Despite relaxed regulations, marijuana harms developing brain
- Copyright © 2015 by the American Academy of Pediatrics
Most parents do not allow their child to drink alcohol illegally or smoke cigarettes. They should take the same approach with marijuana, says the American Academy of Pediatrics (AAP).
Almost half of states have laws that allow people with certain medical conditions to use marijuana. In addition, a handful of states allow anyone over age 21 to use marijuana for recreational purposes.
Even if marijuana is legal in their state, parents should keep the drug out of their children’s hands and not use it in front of their children, according to the AAP.
Marijuana can harm a child’s developing brain and damage the lungs. It also causes learning and memory problems. Children who use marijuana often have trouble in school and with authority figures. About one in 10 teens who uses the drug becomes addicted.
“We can’t predict who that 10% will be. I don’t think any parent would want their kid to become an addict,” said pediatrician Seth D. Ammerman, M.D., FAAP, a member of the AAP Committee on Substance Abuse.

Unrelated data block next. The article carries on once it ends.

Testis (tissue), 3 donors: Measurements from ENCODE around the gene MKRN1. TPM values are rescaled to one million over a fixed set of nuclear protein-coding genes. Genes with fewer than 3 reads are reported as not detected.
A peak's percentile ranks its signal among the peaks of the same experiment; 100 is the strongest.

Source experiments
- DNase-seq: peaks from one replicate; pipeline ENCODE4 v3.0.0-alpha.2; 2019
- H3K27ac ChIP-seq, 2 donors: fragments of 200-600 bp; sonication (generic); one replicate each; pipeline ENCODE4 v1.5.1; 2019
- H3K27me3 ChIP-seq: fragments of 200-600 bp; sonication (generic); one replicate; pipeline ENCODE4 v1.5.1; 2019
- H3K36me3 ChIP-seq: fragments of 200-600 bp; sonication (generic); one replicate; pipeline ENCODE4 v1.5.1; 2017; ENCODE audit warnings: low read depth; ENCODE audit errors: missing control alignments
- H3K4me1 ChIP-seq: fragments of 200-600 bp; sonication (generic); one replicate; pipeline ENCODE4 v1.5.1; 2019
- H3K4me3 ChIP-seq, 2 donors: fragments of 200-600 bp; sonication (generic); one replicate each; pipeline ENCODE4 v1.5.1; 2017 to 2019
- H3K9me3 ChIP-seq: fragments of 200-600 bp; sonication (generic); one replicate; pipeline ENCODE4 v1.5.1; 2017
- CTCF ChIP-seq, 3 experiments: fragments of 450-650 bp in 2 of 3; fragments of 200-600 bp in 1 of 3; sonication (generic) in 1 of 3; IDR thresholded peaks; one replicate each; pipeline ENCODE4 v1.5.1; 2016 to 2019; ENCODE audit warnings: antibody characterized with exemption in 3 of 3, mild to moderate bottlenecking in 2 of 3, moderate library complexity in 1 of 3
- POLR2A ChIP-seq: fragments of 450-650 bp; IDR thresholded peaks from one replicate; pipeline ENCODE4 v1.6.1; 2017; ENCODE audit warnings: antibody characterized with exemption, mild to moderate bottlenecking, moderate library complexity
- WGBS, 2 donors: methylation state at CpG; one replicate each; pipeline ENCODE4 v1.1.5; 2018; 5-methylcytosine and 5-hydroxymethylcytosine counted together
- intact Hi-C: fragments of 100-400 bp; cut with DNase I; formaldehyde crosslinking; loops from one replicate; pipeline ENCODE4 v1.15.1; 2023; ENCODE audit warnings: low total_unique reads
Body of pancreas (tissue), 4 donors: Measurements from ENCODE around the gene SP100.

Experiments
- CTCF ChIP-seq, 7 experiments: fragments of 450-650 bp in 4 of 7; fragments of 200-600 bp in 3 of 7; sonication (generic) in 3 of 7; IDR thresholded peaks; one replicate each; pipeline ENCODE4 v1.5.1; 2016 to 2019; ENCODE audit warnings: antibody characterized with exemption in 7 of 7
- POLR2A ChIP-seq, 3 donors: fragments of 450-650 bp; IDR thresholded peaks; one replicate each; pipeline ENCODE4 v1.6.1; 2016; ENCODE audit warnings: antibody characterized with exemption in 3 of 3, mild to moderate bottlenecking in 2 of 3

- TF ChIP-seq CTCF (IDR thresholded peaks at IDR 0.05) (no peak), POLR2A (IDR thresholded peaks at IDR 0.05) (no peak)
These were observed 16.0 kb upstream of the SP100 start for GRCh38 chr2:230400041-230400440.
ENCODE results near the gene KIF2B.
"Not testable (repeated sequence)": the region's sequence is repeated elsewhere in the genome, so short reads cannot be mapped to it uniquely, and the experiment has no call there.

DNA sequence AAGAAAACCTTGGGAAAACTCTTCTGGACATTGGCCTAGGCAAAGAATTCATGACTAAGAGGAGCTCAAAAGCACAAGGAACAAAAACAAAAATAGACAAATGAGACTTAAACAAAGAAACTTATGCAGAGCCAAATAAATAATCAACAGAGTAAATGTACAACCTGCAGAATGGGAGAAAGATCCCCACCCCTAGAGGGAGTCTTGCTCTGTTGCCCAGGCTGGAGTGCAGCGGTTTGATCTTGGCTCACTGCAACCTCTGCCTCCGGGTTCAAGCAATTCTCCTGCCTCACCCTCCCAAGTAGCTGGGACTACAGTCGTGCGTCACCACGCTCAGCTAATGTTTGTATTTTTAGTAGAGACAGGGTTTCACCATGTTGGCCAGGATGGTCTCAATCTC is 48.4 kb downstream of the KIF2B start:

Parents who are considering asking their pediatrician about medical marijuana for their child should be aware that there is no scientific evidence that it works in children.
“Medical marijuana is not standardized in any way,” said Dr. Ammerman. And like any medication, it can have side effects.
If parents choose to use marijuana for medical or other purposes, they should store it in childproof packaging. This includes foods and drinks that contain marijuana. If young children eat or drink these products, they can experience symptoms such as difficulty breathing or loss of consciousness.
Parents who suspect their teen might be using marijuana can watch for the following:
changes in who their child hangs out with, poor school performance, less interest in school and hobbies;
a change of behavior or appearance including red, glassy eyes;
avoidance of family and spending more time alone;
smells like marijuana; and
pipes, papers, tubes and other drug paraphernalia.
The AAP advises parents to talk with their children about how drugs like marijuana can be harmful to their health and dangerous if used before driving. Contact your child’s pediatrician for more guidance on marijuana or a referral for substance abuse treatment. For more information, visit www.aap.org/marijuana.